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What makes good software development tools great?

Find out what separates the good software development tools from the great.

Any software developer that has been in the game for more than a few Java release cycles inevitably has stories to tell about the best and worst software products used. From servers that literally took more than an hour to stop and start to integrated development environments (IDE) that actually generated code that didn't compile, there are plenty of software product horror stories to go around. It's easy to tell when a given software product is junk, but it's not as clear what criteria elevate a product from being something that is simply functional to the status of a great software development tool.

"It's very hard to do very nice tools," said Anton Arhipov, product manager at ZeroTurnaround, about the challenge of delivering software that is not only functional but also integrates seamlessly with the day-to-day tasks a software developer must perform.

It gets so much of the workflow right and gets out of your way and enhances the productivity of the developer.

Geert Bevin,
senior software engineer, Moog Music

Software development tools that get out of the way

The importance of this seamless integration can't be understated. It's an approach ZeroTurnaround -- a seller of software development tools based in Boston and Tartu, Estonia -- has always taken with its JRebel product, and it is a philosophy that can be seen in the newer XRebel product as well.

"Developers want tools that will enable them but will also get out of their way so they can stay in the flow," said Geert Bevin, former product manager for XRebel at ZeroTurnaround who is now senior software engineer at Moog Music.

In this regard, some good software development tools end up falling flat by continuously prompting users by requiring complex, one-off configurations, or even by making it difficult to replicate a configuration from one development machine to the next. Core functionality is important, but it is often non-functional aspects to a given tool that lead to backlash from users.

The high-quality nature of the various performance, troubleshooting, monitoring and software development tools on the market today may be creating an incredibly high bar in terms of what passes for a great software product. There was a time not too long ago in which developers wrote code in an editor like Vi, command-line tools performed compilation and, in terms of troubleshooting, there was nothing more than a cryptic log file to sort through.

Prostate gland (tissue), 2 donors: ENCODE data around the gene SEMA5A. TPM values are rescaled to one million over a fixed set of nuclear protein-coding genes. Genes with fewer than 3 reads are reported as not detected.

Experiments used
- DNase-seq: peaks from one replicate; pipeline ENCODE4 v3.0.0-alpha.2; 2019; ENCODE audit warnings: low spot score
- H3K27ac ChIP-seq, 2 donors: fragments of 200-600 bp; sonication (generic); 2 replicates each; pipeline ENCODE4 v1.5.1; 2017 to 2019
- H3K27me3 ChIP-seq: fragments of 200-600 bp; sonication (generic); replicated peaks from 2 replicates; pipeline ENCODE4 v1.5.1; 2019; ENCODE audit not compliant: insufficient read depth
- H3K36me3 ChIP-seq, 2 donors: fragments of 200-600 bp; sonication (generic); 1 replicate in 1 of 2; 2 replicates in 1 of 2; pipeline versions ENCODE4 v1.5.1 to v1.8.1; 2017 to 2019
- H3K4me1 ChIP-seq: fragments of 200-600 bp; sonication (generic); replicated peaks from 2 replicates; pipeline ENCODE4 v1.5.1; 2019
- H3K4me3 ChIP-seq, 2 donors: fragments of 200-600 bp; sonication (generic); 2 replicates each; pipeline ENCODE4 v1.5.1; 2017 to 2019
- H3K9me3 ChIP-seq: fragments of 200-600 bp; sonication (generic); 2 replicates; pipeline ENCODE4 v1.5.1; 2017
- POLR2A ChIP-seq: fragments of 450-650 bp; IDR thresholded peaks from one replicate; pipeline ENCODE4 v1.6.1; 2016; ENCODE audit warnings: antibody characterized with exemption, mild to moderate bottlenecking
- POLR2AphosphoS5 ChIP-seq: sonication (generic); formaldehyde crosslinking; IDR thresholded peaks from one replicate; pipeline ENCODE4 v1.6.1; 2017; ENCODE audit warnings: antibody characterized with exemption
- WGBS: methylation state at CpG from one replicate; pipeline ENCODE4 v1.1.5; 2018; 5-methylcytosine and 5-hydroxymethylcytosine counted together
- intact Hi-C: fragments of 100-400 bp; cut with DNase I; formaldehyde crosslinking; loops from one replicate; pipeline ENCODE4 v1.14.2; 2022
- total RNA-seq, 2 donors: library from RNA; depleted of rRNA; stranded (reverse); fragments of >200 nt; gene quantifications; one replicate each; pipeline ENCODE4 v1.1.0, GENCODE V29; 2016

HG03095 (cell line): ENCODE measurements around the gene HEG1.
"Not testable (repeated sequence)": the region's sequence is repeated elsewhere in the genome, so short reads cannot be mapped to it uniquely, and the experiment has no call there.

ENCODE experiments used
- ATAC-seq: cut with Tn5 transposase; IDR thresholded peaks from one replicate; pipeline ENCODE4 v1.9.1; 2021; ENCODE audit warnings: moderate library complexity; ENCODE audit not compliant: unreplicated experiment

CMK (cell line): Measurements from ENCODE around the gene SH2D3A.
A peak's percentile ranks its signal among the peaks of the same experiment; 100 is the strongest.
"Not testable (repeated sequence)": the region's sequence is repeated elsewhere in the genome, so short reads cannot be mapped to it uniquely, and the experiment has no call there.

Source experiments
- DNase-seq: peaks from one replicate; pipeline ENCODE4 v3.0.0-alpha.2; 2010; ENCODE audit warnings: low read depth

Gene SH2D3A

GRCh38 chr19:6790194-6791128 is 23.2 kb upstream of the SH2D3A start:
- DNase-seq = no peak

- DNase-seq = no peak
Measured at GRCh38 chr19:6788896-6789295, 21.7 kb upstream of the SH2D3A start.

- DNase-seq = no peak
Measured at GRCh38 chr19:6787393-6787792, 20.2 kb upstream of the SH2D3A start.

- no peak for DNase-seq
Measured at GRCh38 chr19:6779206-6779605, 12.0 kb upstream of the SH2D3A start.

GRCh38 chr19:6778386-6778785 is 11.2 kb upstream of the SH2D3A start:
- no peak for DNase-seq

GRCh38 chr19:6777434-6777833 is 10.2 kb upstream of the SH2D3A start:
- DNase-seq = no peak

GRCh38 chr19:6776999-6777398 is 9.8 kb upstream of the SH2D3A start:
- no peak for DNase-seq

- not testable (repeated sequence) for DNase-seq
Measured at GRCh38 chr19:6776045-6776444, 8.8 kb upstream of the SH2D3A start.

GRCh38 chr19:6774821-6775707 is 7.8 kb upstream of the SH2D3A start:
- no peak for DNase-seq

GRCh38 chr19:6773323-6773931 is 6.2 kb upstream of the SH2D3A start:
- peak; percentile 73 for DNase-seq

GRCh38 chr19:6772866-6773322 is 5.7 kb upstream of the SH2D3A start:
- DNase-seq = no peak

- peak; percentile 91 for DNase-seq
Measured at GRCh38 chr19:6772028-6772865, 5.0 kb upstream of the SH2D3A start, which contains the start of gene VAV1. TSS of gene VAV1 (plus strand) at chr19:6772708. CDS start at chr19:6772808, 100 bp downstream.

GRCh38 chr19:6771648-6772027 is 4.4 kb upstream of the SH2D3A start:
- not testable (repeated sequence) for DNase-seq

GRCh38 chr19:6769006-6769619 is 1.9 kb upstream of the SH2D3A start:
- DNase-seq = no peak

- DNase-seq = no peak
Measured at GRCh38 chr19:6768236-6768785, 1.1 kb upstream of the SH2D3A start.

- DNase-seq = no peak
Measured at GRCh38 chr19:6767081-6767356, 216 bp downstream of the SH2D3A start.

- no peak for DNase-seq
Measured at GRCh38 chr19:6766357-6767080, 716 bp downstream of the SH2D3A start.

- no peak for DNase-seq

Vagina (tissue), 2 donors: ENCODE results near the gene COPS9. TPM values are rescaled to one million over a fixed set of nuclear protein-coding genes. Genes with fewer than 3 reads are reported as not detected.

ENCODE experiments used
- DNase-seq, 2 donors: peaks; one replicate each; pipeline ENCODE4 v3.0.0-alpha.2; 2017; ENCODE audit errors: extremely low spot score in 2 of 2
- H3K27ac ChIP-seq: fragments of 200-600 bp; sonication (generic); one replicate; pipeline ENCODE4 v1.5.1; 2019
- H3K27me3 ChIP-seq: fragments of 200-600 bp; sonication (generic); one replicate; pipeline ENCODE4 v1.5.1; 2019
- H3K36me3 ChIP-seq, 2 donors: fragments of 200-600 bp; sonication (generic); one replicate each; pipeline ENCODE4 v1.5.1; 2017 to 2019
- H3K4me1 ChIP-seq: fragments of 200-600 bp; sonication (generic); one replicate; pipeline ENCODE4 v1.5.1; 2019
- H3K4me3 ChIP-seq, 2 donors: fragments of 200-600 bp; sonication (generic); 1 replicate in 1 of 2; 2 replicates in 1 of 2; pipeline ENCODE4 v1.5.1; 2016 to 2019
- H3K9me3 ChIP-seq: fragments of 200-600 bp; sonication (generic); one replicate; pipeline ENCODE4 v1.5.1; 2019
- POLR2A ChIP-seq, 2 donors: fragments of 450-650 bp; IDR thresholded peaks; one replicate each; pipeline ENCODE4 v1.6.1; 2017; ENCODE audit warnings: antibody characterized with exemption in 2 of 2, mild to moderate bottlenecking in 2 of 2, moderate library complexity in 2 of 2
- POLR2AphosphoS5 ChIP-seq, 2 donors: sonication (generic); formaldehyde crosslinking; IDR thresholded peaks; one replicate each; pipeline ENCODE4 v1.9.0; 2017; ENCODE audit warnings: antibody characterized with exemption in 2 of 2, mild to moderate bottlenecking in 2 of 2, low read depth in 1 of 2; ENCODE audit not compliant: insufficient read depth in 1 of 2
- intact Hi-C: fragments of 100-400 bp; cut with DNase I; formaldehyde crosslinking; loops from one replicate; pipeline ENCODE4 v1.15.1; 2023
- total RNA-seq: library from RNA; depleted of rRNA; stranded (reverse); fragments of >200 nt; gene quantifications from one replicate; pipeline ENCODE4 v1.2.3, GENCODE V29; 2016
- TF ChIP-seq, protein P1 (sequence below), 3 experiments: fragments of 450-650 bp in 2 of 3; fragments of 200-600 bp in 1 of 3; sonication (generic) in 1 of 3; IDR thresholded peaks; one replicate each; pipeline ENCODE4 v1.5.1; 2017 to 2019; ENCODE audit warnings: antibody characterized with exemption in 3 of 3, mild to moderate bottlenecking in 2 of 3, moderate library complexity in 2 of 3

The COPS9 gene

"An editor who understands Java code, a tool that understands how an abstract hierarchy works, an IDE that can do just-in-time compilation right in front of you -- all of these are now things that people take for granted," said Bevin.

Java community has its say

In terms of getting the product quality equation right, the guiding light in the Java community always has to be IntelliJ IDEA by JetBrains. Three very polished integrated development environments are available to the Java developer, with Eclipse and NetBeans being free to download and install, while IntelliJ comes with a price tag. Despite the Java community's love for open source products like NetBeans, and its members' general skepticism towards commercial vendors, IntelliJ continues to dominate the IDE market while boasting an enthusiastic set of users.

"It gets so much of the workflow right and gets out of your way and enhances the productivity of the developer. It's something we're doing with our own tools like XRebel," said Bevin, explaining how ZeroTurnaround worked hard to create a tool that didn't require the use of complicated profilers or the configuration of application performance monitoring components when the company designed and developed its recently released lightweight Java profiler.

The key takeaway when it comes to developing great products is to start with a product that performs its basic functions well. With that in mind, an IDE must create code that compiles and a troubleshooting tool must make it easier to isolate and diagnose problems. But a great product goes far beyond that point, with ease of use being one of the key non-functional requirements. A tool that works well, is easy to use and gets out of the way when other work is being done often wins the endorsement of a software developer.

Which non-functional requirements do you need the most? Let us know.

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Agile development in 2015: Agile software dev tools

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This was last published in September 2015

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This article does a pretty good job of getting to the problem.  IntelliJ And Rubymine by JetBrains are just fantastic, I think only Visual Studio reaches a level above it, but for open source you can't go wrong with IntelliJ.

Eclipse isn't terrible at this point either, but it almost ends up with a weakness with its own hyper extendable architecture, and that you have to  set it up a new so often for each workspace.
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